Our Lady Of Vladimir Analysis

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In the Tretyakov Gallery in Moscow hangs the icon of Our Lady of Vladimir. Considered one of the masterpieces of Russian Iconography, the icon is the most venerated in Russia. Unlike other more austere Marian icons, Our Lady of Vladimir belongs to the Ἐλεούσα Eleousa or ‘tender-touch’ iconographic style. This style is known for stressing the humanity of Christ; a compassionate God who suffers with humankind.
Painted in the twelfth century, the icon depicts Mary and the child Christ. In this ekphrastic poem, Williams describes his encounter with the icon. The child possessively embraces Mary and with her right hand she draws our gaze towards her son. One of the child’s feet is thrust towards us as if in a desperate attempt to clamber higher into his Mother’s arms; one hand grasps the corner of
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There is almost a lovers tenderness in the line “no peace tonight my lady,” and a beautiful hush on the word “bower” that seems to recall the medieval carol I Syng of a Mayden: He cam also stylle / to his moderes bowr.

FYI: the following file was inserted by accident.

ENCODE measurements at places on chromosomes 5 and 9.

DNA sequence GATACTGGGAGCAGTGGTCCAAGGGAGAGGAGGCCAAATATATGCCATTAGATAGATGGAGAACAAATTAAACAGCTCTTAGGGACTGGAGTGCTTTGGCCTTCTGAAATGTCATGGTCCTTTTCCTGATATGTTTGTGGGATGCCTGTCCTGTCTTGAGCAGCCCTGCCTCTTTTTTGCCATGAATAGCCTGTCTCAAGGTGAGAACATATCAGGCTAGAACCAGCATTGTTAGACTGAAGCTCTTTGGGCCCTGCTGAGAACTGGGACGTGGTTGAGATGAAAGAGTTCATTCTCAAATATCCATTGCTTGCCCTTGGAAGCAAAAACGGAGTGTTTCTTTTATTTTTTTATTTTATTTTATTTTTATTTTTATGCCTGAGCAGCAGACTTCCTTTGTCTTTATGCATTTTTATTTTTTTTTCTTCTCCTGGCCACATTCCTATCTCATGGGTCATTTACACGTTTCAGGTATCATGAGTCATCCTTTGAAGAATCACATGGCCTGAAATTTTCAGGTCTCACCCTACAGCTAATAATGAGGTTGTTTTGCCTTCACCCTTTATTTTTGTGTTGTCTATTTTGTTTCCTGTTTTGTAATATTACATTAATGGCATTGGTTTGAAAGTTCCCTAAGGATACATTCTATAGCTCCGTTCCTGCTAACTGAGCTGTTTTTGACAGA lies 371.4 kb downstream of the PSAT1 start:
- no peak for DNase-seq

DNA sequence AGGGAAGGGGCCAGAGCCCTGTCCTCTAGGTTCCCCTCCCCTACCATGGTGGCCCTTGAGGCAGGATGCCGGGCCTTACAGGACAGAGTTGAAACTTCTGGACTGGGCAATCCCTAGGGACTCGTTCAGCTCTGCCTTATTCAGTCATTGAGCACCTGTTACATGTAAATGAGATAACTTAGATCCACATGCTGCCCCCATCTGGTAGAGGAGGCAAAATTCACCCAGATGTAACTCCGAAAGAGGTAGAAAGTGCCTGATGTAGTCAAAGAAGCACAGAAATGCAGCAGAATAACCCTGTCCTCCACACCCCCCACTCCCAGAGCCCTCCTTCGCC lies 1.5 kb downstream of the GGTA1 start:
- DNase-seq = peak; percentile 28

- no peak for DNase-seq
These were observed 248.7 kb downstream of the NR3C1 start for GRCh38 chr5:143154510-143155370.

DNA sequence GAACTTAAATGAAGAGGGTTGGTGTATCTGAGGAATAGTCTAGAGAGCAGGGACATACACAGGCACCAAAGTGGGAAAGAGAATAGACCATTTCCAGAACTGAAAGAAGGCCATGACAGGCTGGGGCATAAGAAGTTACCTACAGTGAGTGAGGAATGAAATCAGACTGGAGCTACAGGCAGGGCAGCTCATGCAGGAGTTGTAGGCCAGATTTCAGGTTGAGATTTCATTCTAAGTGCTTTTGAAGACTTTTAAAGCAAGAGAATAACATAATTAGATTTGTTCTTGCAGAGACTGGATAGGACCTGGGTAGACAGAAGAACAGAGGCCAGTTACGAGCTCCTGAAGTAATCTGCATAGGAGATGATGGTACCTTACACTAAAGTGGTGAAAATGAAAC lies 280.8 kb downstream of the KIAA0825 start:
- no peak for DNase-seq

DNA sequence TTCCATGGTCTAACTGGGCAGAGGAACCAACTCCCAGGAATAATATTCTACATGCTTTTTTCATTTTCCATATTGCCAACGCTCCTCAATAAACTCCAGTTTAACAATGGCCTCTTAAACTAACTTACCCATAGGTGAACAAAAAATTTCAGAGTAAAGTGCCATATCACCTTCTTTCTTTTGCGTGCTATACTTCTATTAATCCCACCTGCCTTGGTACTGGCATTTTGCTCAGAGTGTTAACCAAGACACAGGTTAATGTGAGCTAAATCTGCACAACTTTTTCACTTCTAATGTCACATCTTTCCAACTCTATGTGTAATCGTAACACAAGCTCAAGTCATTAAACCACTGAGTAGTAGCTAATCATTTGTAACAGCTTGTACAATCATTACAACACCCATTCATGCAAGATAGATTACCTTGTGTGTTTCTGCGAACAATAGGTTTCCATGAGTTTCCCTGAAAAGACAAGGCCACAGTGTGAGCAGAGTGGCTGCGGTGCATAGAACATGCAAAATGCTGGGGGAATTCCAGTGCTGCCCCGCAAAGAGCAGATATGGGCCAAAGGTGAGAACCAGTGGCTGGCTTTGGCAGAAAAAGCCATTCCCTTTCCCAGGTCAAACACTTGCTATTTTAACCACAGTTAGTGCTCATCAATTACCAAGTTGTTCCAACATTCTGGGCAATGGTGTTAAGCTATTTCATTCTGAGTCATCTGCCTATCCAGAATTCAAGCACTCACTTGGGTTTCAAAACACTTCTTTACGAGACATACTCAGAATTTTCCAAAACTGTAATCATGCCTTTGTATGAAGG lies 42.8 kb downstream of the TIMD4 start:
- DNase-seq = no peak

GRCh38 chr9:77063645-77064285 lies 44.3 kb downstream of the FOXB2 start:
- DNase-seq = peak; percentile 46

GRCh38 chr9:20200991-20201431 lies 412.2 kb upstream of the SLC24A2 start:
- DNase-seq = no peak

Williams, of course, is aware that the image of a ‘needy Christ’ raises a number of theological issues. Traditional Christian theology has always held that God needs nothing and, therefore, God does not love us in order to be, for want of a better word, fulfilled or complete. Williams, in fact, cautions us against seeing ourselves as being in any way necessary to God: “It would be a fantastic illusion, a terrible corporate self-deception to think that we are necessary to God’s happiness.” On the face of it, then, there appears to be a contradiction here between the poem and Williams’ theology. This disjunction is not lost on Williams. Writing elsewhere about the same icon, Williams attempts to fuse the poetic image of Christ with his theological conviction by reinterpreting the meaning of aseity with a characteristically subtle argument. It is not, Williams argues, that God needs us for anything; rather,

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